Floral artist Georgie Malyon creates a glorious garland that can be draped over a mantelpiece, across a hallway or along the table at Christmas lunch.
Gather together floral wire, ribbon or rope, and flowers and foliage that won’t wilt if they’re not in water. I chose crimson-flowering mānuka, strawflowers, fir, thuja, leucadendron, lichen-covered twigs and echeveria, along with some baubles in antique shades, and bells for jingling!
Your garland will be made up of small bunches of flowers. Strip the lower quarter of the stems of greenery and cut the wire into pieces long enough for wrapping a couple of times around each bunch. Create small bunches of foliage and/or flowers using two or three different types of greenery per bunch and wire together.
Once you have made your bunches, lay them in a line on a flat surface, rearranging until you have a cohesive look that pleases you. (I like to make each bunch a little different so the garland has lots of different points of visual interest). Wire the bunches along your ribbon or rope so the stems are overlapping and there are no gaps. Thin sections can be filled by wiring on more bunches.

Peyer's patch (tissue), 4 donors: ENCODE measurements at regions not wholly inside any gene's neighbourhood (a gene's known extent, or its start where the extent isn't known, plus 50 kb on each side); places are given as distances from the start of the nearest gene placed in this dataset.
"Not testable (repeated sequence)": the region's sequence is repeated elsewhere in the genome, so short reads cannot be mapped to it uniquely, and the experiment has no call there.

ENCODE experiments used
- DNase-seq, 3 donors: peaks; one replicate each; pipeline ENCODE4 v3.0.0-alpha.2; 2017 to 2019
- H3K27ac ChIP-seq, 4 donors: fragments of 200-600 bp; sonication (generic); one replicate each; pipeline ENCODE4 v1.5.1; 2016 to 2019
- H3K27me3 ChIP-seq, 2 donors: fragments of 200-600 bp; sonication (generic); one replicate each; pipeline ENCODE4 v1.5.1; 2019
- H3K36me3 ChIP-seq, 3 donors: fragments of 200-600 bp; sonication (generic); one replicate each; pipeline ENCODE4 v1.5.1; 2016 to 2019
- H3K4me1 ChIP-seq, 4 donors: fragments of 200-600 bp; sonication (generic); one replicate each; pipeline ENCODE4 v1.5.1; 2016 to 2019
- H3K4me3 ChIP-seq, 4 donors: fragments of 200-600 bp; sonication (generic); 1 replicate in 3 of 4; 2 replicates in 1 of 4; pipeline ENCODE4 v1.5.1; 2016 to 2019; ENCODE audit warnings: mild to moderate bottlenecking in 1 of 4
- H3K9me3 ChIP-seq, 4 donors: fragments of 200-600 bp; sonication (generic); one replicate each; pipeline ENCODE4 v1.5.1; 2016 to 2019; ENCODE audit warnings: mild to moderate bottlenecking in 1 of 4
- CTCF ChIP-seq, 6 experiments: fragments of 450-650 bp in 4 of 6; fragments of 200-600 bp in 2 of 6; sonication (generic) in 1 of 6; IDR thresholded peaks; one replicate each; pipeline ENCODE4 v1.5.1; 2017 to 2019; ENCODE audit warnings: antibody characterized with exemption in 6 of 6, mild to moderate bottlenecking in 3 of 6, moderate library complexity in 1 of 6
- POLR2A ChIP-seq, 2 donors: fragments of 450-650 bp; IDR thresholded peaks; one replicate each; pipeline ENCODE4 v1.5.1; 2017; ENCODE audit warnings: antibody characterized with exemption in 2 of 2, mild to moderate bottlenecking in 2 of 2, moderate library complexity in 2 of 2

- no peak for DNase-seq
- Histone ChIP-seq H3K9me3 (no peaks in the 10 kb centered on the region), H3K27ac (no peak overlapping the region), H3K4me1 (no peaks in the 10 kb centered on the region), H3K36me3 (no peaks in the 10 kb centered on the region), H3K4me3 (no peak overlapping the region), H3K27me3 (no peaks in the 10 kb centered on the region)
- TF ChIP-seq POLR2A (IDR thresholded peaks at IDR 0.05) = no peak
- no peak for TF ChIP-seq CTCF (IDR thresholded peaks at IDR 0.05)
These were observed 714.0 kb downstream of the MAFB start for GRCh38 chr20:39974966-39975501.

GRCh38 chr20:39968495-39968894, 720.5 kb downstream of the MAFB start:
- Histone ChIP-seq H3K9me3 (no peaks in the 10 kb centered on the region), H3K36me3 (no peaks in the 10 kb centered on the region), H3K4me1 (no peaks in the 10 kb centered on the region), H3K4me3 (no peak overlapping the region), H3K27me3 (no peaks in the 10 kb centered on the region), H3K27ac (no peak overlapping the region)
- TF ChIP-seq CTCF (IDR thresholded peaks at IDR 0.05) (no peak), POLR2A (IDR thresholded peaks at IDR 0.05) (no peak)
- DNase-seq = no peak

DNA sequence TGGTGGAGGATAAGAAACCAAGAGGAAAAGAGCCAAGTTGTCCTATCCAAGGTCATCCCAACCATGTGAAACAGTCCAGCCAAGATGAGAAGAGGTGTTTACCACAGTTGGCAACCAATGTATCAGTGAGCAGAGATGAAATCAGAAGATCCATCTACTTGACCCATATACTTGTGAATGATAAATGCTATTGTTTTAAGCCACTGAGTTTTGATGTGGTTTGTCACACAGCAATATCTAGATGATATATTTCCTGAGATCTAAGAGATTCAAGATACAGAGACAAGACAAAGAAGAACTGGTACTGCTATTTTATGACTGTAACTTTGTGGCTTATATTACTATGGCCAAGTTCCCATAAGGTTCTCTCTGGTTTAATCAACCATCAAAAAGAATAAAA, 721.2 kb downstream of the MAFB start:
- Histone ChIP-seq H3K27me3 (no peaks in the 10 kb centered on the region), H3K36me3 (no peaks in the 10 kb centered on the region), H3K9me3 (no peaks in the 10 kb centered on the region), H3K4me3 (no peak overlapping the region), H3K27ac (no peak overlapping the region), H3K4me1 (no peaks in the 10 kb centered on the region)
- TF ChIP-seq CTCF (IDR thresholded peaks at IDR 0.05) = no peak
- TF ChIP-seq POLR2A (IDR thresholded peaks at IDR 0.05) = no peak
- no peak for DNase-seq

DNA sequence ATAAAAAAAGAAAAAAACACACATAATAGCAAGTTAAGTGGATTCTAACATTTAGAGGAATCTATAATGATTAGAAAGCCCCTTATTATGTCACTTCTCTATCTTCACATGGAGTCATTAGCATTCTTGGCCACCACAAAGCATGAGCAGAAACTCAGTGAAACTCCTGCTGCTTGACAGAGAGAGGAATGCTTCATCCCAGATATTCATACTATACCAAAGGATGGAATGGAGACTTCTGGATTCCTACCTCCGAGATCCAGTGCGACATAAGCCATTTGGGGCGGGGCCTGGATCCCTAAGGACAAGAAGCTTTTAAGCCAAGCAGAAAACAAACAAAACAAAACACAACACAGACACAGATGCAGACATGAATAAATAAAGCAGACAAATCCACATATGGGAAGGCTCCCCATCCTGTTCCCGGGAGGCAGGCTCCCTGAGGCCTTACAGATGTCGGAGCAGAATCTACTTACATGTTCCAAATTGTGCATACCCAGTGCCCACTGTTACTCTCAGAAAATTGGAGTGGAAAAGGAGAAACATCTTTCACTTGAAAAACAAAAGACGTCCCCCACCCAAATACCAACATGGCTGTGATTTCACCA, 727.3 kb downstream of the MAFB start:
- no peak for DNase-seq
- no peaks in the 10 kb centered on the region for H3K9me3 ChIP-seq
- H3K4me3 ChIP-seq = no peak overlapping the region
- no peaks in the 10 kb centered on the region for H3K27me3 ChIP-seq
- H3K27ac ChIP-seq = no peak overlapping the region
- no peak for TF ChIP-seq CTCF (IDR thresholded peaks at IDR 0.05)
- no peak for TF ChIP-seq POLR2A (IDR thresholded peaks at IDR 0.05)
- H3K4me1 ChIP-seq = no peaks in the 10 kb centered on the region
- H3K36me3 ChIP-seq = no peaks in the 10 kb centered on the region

Larger decorative features that are too heavy or difficult to wire into the bunches, such as the echeveria, can be attached using kebab sticks. Simply cut the kebab sticks to size, insert one end in the bottom of your plant and tuck the other into the garland to secure it. Tie on any bells or Christmas baubles as well.
The beauty of this garland – aside from the fact that it looks like something from a magical antipodean Christmas forest – is its versatility. You can drape it over a mantelpiece or across your table for Christmas dining, and arrange heavier decorations, such as pine cones, around it. Or string it across a hallway for guests to walk under and admire.
PHOTOGRAPHY BY REUBEN LOOI